Matcha has become my secret weapon in the morning. I used to love a good cup of coffee (and still do on certain days) but hated the jittery rush and crash within a few hours. Instead, thanks to the help of L-Theanine, the caffeine in matcha is slowly released in your body so you feel alert and awake without the rush and crash you’d normally feel with coffee.
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Beyond the feeling of natural energy, matcha has many other benefits. Since it is the fully ground green tea leaf, all the benefits you might have heard green tea has is the same as matcha, except multiplied. It has a ton of antioxidants and can help with your skin, internal organs (such as the liver, brain, and heart), and may help prevent disease and possibly even cancer (check out this Healthline article to learn more about all the health benefits). The best part about matcha is how easy it is to make as a tea or latte.
Although matcha has an array of health benefits, these can all be easily negated depending where you buy your matcha from. The matcha lattes and matcha frappes at Starbucks have added sugar, upwards of 30 grams for a grande matcha latte. It’s much more affordable, and healthier, to make your own matcha latte at home. Since matcha is concentrated and you are ingesting the full leaf, not discarding it in a teabag, you should make sure to buy quality matcha from a reliable company that checks for the presence of lead, pesticides, and other chemicals.
How to Make a Matcha Latte
- 1 tsp of matcha
- 3/4 cup of hot (not boiling) water
- 1/4 cup of milk (I prefer Oatly oat milk)
- Sweetener, if desired, such as honey, sugar, or simple syrup
1. Choose appropriate grade of matcha (culinary or ceremonial) and measure 1 teaspoon
There are different grades of matcha depending if you want to cook or bake with it or use it for a tea or latte. The main difference is the taste, with the ceremonial grade being much smoother, less “grass-like”, and less bitter. That being said, a high-quality culinary grade can still be used for lattes, but if you are drinking a straight tea I would recommend ceremonial grade. The most affordable, best quality culinary grade I’ve found is this tea from Yamashiro. Ceremonial grade matcha is made from the youngest, greenest leaves. The best ceremonial grade matcha I’ve found that is the most affordable is this Ceremonial Emerald grade from Midori Spring. Give it a try if it is in your budget!
2. Add a little water (around 2 tbsp), and stir or whisk
Measure 1 tsp of matcha and run through a sifter if you have one. I highly recommend this step since it breaks up any clumps and helps the matcha dissolve as much as possible. Add 2 tbsp of near-boiling water. Since the matcha is finely ground leaves and will not all dissolve, a whisk will help you fully suspend it in the liquid. It’s not necessary for beginners (in my opinion) but definitely helps you get the most taste and not have a lot of residue left on the bottom of the cup when you’re done. If you have a bamboo whisk, agitate the matcha by adding air to it using different patterns (circle, “Z”, etc.). If you don’t have a bamboo whisk, stir the matcha with a spoon to dissolve it as much as possible. It should produce a thick green, slightly frothy, liquid.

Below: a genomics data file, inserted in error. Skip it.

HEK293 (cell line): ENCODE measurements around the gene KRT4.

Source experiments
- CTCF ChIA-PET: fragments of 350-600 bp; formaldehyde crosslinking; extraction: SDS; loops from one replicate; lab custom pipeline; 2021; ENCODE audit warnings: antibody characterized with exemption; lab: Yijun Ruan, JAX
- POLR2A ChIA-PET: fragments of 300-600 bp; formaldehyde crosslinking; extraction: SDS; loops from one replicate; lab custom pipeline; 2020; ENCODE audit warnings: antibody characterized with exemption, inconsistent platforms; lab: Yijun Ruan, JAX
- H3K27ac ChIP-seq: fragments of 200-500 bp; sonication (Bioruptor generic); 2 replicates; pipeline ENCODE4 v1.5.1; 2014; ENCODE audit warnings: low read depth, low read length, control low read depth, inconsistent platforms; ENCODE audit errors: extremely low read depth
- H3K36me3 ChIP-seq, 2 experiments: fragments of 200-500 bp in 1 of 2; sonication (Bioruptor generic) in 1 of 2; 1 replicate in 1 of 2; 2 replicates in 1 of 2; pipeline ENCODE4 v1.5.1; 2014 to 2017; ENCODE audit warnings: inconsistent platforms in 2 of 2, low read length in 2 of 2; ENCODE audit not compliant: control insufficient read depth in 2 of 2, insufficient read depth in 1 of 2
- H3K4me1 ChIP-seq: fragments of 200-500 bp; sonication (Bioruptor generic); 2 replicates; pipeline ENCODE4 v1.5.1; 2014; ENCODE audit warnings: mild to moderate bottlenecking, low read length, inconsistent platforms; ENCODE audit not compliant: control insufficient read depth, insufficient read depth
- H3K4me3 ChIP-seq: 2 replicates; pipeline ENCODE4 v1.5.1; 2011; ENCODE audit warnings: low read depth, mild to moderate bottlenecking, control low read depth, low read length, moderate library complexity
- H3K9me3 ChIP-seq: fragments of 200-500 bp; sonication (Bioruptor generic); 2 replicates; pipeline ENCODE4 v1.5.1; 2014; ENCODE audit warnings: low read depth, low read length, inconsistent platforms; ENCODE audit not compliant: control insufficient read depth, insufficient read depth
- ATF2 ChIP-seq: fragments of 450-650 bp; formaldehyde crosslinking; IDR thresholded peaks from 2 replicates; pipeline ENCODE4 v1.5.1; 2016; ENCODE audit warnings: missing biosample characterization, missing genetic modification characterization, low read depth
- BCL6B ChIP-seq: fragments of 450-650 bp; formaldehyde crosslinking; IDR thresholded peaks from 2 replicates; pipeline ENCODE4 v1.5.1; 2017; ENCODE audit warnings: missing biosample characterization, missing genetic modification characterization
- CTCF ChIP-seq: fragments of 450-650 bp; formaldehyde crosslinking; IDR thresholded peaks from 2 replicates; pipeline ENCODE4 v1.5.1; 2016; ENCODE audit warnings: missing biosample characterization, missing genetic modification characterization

3. Add remaining water, around 1/4 cup of milk, and if desired a sweetener
Pour the remaining water (little less than 3/4 cup) and stir. If you are making a latte, add roughly 1/4 cup of milk or to your taste – if you have a frother use it on the milk before adding to enhance the creaminess. Oat milk is my preferred milk to use with matcha and adds a little sweetness. To taste, add a little sugar or honey if desired.
Simple Matcha Latte
- 1 tsp matcha
- 3/4 cup hot water not boiling
- 1/4 cup milk
- 1/2 tsp honey or sugar optional
- Measure 1 tsp of matcha and run it through a sifter, if available, so it is light and airy. Add to bowl.
- Add 2 tbsp of hot but not boiling water to bowl. Using a bamboo whisk (if you don't have one use a spoon) to stir the matcha and remove any lumps. Will be a thick green frothy liquid.
- Move liquid to cup and add remaining hot water and milk, and sweetener if using. If you have a frother, froth as final step and serve.
Enjoy! If you’re thinking you need more of a caffeine jolt from coffee, give my chocolate banana coffee smoothie recipe a try.
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Are you a fan of matcha? Let me know your thoughts on this matcha latte.